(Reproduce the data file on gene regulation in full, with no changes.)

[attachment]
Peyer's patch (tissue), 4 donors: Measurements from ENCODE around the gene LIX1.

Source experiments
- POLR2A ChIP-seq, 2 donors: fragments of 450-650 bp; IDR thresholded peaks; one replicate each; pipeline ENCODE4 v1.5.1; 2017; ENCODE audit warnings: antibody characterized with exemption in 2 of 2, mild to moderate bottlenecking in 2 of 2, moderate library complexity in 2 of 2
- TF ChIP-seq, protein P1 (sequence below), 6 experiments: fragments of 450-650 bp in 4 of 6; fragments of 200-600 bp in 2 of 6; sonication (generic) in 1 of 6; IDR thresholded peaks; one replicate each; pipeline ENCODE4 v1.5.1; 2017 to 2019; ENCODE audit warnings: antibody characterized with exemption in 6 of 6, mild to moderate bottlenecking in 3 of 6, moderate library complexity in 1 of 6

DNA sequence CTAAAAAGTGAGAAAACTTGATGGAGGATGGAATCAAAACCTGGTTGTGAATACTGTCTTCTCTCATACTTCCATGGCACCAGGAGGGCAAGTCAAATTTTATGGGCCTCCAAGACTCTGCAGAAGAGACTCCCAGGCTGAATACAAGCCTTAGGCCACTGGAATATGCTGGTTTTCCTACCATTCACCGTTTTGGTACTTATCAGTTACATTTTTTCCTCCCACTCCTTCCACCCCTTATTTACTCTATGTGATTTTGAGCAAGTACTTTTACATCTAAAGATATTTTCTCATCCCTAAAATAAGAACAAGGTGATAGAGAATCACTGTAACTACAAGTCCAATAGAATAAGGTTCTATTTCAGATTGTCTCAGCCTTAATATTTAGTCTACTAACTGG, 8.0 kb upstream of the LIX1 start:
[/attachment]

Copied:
Peyer's patch (tissue), 4 donors: Measurements from ENCODE around the gene LIX1.

Source experiments
- POLR2A ChIP-seq, 2 donors: fragments of 450-650 bp; IDR thresholded peaks; one replicate each; pipeline ENCODE4 v1.5.1; 2017; ENCODE audit warnings: antibody characterized with exemption in 2 of 2, mild to moderate bottlenecking in 2 of 2, moderate library complexity in 2 of 2
- TF ChIP-seq, protein P1 (sequence below), 6 experiments: fragments of 450-650 bp in 4 of 6; fragments of 200-600 bp in 2 of 6; sonication (generic) in 1 of 6; IDR thresholded peaks; one replicate each; pipeline ENCODE4 v1.5.1; 2017 to 2019; ENCODE audit warnings: antibody characterized with exemption in 6 of 6, mild to moderate bottlenecking in 3 of 6, moderate library complexity in 1 of 6

DNA sequence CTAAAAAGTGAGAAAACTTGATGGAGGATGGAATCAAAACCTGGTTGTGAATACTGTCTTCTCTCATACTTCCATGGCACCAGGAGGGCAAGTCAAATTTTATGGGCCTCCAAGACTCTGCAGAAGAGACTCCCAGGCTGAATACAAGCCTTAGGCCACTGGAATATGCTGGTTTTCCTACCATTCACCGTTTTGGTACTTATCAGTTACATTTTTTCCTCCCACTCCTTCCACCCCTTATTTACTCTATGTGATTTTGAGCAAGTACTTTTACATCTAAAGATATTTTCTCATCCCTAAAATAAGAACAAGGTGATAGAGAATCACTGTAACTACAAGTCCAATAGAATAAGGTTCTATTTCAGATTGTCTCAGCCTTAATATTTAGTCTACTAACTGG, 8.0 kb upstream of the LIX1 start: